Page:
Today, the 66-year-old Hamm is a multibillionaire who could buy the entire town several times over. An early believer in the notion that the techniques of horizontal drilling and hydraulic fracturing could be merged to unlock new layers of oil, he is the chief executive of Continental Resources, the leading exploration company in the booming Bakken Formation, which stretches across Montana, North Dakota and Saskatchewan. His 68 percent stake in the company is currently worth $7.7 billion, and Forbes recently ranked him the world’s 76th-richest person.
Now Hamm is exploring politics, too. He hosted a fundraiser for Mitt Romney’s presidential campaign and recently donated $985,000 to Restore Our Future, a super PAC devoted to supporting Romney’s candidacy. While super PACs are supposed to be independent, the former cotton picker has also become a member of Romney’s energy advisory team, feeding the candidate optimistic assessments about U.S. oil production. Hamm is trying to take the lessons of the Oklahoma and North Dakota oil patches and apply them in Washington for the nation’s benefit — and his own.
The Romney energy team, whose full membership list has not been disclosed, holds weekly conference calls, Hamm says. But Hamm is not bashful about his views. His rarely updated Web site says, “Since President Obama’s election three and a half years ago, he and his administration have done everything in their power to stop fossil fuel usage.” Hamm, by contrast, has lauded the virtues of keeping tax incentives for oil exploration companies such as his, even as Romney has opposed such incentives for wind energy. Hamm has also criticized the Environmental Protection Agency for rules that will phase in safer, cleaner hydraulic fracturing practices. Such guidelines, he says, should be left to states. And he supports the construction of the Keystone XL pipeline, which would ease the transportation crunch for North Dakota oil.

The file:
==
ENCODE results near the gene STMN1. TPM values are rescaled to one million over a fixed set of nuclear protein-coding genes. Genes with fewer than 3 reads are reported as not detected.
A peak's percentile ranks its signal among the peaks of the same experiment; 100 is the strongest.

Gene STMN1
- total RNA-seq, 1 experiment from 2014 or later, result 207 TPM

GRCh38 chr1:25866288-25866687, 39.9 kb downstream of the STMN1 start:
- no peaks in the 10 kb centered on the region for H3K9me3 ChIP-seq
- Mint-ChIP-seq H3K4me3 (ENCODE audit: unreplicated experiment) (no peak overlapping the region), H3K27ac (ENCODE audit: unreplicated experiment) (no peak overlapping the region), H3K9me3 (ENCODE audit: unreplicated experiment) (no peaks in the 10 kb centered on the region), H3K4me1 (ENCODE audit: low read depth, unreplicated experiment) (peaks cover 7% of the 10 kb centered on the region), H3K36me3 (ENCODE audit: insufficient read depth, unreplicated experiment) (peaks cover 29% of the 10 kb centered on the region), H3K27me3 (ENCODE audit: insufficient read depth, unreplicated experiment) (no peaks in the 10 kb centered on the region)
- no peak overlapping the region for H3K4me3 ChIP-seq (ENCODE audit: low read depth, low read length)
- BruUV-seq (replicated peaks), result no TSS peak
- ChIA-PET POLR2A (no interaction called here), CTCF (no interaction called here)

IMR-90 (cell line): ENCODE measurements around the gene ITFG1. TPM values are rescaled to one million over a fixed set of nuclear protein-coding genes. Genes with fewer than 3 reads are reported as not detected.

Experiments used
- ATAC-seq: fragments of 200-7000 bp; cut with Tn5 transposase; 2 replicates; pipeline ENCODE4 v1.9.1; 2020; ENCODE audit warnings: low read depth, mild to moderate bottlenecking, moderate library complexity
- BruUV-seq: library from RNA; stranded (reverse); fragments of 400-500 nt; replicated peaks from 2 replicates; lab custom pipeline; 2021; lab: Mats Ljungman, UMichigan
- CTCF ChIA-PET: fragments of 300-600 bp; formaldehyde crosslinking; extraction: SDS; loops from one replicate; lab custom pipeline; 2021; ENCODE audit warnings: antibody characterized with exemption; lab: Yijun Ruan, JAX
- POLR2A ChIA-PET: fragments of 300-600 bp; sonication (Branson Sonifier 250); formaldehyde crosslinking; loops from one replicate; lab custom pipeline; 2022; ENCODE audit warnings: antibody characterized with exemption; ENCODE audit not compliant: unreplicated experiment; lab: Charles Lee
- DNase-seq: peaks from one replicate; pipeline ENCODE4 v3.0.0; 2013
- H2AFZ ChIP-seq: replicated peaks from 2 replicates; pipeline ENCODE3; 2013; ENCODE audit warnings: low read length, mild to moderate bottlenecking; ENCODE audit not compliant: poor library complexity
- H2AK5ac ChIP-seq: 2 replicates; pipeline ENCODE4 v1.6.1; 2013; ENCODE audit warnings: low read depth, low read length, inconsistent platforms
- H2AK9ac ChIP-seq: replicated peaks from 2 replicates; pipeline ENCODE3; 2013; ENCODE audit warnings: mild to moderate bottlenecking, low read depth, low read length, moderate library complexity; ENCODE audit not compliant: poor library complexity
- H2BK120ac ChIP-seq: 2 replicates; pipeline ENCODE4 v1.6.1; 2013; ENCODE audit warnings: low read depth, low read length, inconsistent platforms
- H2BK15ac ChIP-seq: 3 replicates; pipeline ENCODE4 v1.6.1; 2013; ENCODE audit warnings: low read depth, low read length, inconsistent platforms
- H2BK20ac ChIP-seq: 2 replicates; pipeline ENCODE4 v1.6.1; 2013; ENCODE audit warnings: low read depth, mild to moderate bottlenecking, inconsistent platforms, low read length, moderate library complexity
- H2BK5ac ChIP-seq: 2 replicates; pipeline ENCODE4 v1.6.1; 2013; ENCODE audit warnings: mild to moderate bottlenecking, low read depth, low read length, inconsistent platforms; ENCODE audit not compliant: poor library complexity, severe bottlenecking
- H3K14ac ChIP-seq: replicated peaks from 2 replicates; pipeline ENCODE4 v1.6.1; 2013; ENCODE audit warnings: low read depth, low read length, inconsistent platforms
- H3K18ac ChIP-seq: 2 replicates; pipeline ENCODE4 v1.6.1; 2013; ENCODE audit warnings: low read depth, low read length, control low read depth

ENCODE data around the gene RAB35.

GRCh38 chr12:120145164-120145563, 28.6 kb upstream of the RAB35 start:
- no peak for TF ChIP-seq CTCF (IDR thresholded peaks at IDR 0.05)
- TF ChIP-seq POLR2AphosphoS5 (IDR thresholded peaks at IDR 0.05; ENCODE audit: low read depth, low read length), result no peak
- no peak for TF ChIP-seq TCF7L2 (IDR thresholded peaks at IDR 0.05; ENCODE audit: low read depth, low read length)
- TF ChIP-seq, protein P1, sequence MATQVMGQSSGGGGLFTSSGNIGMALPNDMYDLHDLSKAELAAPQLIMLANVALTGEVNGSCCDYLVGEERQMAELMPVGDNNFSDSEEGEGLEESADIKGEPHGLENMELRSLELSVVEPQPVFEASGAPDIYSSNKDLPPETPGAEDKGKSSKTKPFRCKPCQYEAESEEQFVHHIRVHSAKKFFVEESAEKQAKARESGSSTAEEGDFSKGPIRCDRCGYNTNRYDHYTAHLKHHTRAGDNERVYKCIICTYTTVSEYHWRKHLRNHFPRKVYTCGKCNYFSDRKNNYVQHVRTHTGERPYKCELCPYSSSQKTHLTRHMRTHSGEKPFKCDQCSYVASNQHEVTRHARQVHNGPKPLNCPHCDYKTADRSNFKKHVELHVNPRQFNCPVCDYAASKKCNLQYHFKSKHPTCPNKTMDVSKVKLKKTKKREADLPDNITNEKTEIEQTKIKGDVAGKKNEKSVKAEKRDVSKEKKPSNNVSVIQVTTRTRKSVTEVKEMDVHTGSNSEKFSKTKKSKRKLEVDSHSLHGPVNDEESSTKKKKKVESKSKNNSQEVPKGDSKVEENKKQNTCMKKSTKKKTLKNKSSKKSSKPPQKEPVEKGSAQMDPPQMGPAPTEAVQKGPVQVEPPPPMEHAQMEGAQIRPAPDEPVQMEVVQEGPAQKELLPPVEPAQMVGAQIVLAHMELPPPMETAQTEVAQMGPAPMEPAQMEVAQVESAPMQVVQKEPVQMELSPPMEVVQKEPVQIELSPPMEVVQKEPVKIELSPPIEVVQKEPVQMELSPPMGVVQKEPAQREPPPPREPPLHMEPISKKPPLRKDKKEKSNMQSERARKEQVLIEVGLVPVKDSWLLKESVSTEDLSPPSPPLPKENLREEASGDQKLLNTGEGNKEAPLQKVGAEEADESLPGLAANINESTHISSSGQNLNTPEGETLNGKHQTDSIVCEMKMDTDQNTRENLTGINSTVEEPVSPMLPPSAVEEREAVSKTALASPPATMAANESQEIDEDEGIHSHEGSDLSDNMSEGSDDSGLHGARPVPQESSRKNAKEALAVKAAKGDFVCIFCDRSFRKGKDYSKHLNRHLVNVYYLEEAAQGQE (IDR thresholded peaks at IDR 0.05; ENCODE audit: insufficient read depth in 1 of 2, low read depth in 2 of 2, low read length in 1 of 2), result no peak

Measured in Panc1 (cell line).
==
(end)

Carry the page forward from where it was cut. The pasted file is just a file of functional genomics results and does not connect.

Most of all, Hamm promotes a vision of oil plenty. “There are two separate camps,” Hamm said. “One of them is that the oil and gas resource is very scarce and running out; that the glass is not half full; that it is drying up. And the other [camp] being one of abundance and what’s really here.”
He said, “The one of scarcity, that’s just wrong. It’s been overtaken basically by the technology that’s gone on with horizontal drilling.”